Ron Paul is winning state delegate majorities and is getting massive turnouts at rallies:
. . . and yet there’s been nothing but radio silence from the mainstream media on this phenomenon. Many disgruntled Americans have gone so far as to resort to conspiracy theories in an attempt to explain the MSM’s behavior – and considering the massive amount of existing evidence of the media’s blatant bias I cannot say that I blame them.
But I don’t believe in any nationwide media conspiracy. I believe that the mainstream media is astoundingly biased and largely incompetent but I think that the reason Ron Paul gets so little coverage is because big media outlets only see what they want or expect to see. Robin Koerner explains:
To those who care about such things, the silence of the media about the extraordinary events around Ron Paul’s campaign is deafening.
Some see conspiracy. I don’t. I see the expected reaction to a paradigm shift — a complete change in the concepts we use to make sense of our politics and culture.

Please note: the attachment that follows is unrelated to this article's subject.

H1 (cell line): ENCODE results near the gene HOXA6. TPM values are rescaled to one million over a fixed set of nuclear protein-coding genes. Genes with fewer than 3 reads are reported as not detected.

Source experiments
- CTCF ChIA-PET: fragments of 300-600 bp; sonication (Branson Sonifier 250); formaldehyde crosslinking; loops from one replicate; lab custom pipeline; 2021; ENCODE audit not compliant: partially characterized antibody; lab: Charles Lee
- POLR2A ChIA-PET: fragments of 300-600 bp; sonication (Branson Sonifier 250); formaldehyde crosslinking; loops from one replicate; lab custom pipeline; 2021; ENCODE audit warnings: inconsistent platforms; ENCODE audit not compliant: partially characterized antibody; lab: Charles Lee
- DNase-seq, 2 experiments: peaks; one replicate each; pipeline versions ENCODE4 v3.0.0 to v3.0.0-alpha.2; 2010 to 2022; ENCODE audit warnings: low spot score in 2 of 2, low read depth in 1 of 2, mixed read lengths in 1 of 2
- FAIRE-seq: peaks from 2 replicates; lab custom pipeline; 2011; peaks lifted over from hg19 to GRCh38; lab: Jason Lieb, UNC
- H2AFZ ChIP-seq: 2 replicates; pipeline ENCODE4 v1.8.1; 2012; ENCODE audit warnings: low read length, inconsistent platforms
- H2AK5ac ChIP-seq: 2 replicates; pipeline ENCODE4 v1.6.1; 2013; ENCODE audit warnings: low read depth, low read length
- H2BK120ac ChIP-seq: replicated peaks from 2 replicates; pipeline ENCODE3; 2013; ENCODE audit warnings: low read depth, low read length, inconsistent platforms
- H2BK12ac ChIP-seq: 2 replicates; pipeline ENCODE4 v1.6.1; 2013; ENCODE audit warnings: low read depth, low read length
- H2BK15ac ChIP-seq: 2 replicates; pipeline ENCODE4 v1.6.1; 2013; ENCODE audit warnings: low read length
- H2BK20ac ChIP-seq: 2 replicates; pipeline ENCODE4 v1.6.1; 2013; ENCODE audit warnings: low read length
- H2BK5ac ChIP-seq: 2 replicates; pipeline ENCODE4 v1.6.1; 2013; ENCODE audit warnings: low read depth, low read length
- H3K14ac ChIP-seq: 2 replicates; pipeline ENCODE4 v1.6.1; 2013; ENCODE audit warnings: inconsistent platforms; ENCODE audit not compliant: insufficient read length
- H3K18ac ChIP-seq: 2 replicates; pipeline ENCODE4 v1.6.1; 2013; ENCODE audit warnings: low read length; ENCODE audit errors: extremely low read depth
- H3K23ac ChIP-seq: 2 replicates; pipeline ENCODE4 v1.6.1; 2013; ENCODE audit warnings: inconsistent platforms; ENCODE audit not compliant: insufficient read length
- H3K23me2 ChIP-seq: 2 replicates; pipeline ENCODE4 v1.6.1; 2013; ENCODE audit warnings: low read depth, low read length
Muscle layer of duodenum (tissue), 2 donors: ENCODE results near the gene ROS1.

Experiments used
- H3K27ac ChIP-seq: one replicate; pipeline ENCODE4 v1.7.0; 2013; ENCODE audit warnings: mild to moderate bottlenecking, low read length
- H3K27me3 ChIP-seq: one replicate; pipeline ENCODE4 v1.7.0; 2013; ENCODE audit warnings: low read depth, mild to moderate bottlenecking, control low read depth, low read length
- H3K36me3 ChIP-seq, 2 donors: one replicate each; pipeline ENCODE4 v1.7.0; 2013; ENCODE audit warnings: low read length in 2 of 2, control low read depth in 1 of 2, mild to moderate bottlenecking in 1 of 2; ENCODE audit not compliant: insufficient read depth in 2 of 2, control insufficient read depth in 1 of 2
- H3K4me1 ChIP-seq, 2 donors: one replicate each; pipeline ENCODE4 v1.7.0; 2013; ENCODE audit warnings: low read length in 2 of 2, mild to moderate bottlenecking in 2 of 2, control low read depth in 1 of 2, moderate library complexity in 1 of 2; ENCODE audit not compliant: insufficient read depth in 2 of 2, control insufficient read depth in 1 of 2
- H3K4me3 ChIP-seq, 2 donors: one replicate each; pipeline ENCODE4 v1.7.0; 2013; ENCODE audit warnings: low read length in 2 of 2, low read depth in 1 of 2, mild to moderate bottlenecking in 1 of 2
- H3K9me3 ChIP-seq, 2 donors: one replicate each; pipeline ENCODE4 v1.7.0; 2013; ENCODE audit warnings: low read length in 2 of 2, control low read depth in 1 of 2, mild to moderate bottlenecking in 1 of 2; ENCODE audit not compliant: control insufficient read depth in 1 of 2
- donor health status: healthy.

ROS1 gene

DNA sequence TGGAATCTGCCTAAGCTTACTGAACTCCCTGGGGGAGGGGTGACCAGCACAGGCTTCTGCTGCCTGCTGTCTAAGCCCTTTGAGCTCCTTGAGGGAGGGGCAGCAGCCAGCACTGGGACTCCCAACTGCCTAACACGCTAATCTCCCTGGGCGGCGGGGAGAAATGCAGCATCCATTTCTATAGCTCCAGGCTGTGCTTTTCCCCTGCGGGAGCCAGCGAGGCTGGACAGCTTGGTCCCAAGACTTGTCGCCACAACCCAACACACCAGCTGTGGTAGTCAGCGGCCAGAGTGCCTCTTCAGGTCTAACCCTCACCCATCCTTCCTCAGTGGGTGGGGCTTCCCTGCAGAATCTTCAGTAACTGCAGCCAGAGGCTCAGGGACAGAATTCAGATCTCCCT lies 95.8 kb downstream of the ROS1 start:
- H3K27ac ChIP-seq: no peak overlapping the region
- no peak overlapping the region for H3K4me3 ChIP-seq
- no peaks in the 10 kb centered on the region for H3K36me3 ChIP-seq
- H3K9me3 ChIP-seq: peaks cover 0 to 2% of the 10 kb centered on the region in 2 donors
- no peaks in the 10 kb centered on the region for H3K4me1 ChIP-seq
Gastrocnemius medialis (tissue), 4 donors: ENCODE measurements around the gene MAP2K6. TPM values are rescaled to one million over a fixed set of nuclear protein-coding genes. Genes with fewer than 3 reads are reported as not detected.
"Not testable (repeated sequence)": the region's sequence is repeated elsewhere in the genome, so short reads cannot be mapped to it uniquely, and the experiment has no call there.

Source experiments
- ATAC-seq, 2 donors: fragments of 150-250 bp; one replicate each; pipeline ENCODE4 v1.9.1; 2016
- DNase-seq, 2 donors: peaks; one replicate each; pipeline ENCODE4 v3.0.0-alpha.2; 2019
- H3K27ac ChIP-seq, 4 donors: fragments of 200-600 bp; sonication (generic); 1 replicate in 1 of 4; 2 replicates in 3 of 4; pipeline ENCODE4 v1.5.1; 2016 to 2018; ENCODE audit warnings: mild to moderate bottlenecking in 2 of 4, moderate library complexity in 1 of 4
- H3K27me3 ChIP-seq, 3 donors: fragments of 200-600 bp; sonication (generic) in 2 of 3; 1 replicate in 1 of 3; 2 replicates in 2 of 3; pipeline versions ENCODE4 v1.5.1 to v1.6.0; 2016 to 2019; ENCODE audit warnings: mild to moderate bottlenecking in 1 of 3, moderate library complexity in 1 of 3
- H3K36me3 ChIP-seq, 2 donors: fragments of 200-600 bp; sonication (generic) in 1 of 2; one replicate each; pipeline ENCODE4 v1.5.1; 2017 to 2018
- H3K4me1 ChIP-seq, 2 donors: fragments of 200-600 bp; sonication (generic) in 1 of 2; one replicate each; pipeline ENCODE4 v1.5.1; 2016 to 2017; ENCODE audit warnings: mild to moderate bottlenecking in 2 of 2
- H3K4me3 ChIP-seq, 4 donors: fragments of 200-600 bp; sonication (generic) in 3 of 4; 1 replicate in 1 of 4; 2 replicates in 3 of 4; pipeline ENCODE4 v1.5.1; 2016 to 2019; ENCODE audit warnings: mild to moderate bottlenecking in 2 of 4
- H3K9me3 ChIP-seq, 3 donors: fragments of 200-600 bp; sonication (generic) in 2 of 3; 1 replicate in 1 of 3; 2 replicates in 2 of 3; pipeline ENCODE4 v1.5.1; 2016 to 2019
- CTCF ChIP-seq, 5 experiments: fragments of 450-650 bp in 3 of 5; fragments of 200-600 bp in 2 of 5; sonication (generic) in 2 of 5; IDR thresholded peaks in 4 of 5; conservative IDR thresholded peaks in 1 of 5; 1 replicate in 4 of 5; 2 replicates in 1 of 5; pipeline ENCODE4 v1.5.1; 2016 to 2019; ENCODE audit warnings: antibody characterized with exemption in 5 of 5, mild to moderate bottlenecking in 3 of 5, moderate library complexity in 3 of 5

An excellent illustration of the power of a “paradigm” is the Perceptions of Incongruity experiment that was conducted at Harvard in 1949.
In this experiment, subjects were shown playing cards and asked to call out what they saw. They would consistently identify the cards correctly. After a while, however, the experimenters would slip in “incongruous cards” in which the colors red and black were switched, such as black hearts or diamonds and red clubs or spades.
What did the subjects see when shown those incongruous cards? They did not see the incongruous cards, but normal playing cards — the cards they were expecting to see, without noticing the incongruity. For example, when shown a black six of hearts, they might call out simply “six of hearts” or “six of spades” — neither of which was correct. The subjects didn’t misunderstand or misinterpret anything — they actually misperceived something according to the paradigm in which they were operating — in this case, “the playing card paradigm,” comprising everything they already knew (wrongly) about the cards they were looking at.
Subjects continued to fail to notice the incongruous cards. Eventually, they would exhibit a physiological reaction of discomfort, knowing that something was wrong, but not being conscious of what. Only when they had been forced to look at many incongruous cards for very long times did they “get” what was going on and see what they were looking at. Suddenly, they realized that “the playing card paradigm” did not apply. They finally knew that reality included non-traditional cards. They thus adopted a new paradigm (that included black hearts etc.), and thereafter saw what was in front of their eyes.